Come to think of it, thinking outside the box is a common saying… but is it something that you practice? Could you draw a picture of God?

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    Research: Truth or Fiction?

    Tuesday, April 20th, 2010

    According to the latest research, at least half of average and above-average (but not below-average) people do one thing or another 90 percent of the time – with 20 percent accuracy.


    I read a lot and that means a lot of different studies and research, and I’ve come to the conclusion that one can make research data say just about anything you want – 51 percent or more of the time. According to my research.

    I’ve read research that indicated one thing, and a different research report that indicated the exact opposite. How could that be?

    I once had a job working as a chemical technician in a research lab. Of course, in scientific research there was never any leeway for data to be swayed one way or the other; it was all fact. Right? Well, except for when you knew what the result would be. Or when you hoped it would be a certain way. Eighty percent of the time that was the case. According to my research.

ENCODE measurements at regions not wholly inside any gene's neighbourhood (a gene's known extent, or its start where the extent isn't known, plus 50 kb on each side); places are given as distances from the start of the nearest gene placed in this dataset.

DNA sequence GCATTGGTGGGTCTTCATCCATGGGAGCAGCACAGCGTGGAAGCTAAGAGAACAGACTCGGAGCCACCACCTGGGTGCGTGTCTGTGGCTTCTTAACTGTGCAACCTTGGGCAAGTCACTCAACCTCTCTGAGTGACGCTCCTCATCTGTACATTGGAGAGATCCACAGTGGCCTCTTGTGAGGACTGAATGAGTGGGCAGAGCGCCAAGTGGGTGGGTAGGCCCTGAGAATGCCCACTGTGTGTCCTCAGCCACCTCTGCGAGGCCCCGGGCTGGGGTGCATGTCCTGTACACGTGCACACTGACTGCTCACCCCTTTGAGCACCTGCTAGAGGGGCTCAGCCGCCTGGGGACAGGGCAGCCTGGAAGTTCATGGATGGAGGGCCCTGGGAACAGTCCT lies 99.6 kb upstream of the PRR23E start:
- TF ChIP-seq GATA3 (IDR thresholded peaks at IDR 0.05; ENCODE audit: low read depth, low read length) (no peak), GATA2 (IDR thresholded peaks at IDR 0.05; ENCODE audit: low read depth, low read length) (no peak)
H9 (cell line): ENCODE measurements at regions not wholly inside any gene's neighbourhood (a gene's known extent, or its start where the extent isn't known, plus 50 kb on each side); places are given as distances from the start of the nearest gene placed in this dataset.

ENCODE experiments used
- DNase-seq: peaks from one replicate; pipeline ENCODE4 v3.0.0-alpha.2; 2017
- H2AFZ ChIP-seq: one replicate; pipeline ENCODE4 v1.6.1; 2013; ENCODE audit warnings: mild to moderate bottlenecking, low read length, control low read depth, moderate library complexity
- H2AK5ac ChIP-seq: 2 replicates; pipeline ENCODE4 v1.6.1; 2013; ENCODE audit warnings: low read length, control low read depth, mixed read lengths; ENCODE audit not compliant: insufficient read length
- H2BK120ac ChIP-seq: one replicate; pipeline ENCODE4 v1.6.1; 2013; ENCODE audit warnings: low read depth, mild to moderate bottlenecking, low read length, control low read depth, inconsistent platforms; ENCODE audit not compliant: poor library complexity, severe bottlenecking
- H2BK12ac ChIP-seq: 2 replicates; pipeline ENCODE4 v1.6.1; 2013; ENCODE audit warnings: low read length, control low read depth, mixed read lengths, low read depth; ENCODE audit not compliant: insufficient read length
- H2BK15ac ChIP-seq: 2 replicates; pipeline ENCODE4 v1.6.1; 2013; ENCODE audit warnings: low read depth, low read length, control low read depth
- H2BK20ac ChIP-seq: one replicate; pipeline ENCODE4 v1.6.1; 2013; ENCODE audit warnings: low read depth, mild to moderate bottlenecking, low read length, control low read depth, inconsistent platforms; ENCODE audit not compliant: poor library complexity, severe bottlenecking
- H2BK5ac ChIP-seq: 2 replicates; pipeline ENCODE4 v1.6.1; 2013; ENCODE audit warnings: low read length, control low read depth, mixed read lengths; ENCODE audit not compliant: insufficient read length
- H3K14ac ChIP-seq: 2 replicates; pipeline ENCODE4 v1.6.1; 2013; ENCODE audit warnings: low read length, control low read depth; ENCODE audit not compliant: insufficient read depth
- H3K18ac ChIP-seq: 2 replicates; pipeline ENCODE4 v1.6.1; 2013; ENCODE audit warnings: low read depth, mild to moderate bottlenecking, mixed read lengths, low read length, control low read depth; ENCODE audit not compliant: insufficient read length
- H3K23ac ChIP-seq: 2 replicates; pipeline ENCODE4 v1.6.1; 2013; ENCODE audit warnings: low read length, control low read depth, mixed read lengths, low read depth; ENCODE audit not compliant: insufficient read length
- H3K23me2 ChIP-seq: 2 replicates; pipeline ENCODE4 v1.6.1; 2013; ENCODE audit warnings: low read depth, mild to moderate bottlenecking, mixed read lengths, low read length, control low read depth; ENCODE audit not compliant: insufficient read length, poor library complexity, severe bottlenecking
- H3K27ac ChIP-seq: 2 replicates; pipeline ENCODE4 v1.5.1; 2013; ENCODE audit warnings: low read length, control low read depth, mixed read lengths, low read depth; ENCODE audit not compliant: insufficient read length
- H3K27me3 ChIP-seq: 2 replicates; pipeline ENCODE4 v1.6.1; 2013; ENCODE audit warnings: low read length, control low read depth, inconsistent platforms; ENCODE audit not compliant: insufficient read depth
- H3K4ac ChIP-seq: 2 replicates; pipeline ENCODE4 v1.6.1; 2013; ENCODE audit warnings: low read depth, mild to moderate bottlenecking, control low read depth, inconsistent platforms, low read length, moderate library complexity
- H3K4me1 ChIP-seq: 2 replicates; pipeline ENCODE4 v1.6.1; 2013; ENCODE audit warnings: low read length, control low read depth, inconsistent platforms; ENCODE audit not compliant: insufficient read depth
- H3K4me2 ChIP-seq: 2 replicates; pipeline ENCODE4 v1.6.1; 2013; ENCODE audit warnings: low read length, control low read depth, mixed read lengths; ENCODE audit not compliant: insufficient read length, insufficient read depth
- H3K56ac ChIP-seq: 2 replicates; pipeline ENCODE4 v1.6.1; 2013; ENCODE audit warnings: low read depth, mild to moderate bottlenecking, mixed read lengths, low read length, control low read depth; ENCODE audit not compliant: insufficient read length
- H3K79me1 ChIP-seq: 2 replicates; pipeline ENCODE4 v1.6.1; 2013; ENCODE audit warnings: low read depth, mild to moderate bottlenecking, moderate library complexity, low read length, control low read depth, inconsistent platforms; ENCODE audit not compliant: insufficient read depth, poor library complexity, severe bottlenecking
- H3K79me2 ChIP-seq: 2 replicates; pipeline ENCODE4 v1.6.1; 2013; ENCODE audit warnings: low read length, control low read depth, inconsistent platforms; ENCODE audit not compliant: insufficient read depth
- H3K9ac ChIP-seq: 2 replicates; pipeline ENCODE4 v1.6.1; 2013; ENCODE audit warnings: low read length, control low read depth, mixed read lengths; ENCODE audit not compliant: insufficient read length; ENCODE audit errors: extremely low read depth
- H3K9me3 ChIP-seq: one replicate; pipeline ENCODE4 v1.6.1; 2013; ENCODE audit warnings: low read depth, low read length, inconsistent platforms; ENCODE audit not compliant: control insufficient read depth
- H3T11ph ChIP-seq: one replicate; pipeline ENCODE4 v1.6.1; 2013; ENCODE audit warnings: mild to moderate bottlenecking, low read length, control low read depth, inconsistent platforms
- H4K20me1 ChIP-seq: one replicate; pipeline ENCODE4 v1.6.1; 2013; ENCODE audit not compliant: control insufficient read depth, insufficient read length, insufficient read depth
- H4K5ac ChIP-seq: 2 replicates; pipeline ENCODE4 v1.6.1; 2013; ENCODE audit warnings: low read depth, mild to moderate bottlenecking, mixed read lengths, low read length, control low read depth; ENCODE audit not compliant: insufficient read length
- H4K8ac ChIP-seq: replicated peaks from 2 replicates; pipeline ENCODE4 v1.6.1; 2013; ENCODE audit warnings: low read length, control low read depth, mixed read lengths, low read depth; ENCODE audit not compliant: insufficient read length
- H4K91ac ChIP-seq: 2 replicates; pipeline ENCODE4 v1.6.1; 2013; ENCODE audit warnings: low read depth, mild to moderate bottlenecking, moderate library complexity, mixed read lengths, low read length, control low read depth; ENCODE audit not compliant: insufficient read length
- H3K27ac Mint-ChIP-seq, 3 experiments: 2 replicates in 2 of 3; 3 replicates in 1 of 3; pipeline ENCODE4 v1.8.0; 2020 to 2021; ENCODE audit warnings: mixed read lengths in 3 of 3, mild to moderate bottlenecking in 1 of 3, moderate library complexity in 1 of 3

I recently read of a study that showed that if school children were rewarded with cash, their grades would improve. Well, kinda. This was true if they were rewarded for completing part of the process that would lead to better grades; not if they were simply given cash for a test result (which resulted in no improvement in grades). So, do the rewards help or not? And for how long? Some researchers say that cash rewards can help – in the short-term, but in the long-term they are actually detrimental.

    In the early to mid-90s, I visited Australia a few times, and each time I was impressed with how aggressive they were with their road safety campaigns. I especially liked the billboards on the highway that said, “If you drink and drive, you’re a bloody idiot.” Subtle, huh? And all the research I read at the time suggested they were doing a much better job with highway safety than we were in North America. Apparently the aggressive, in your face, messaging was effective.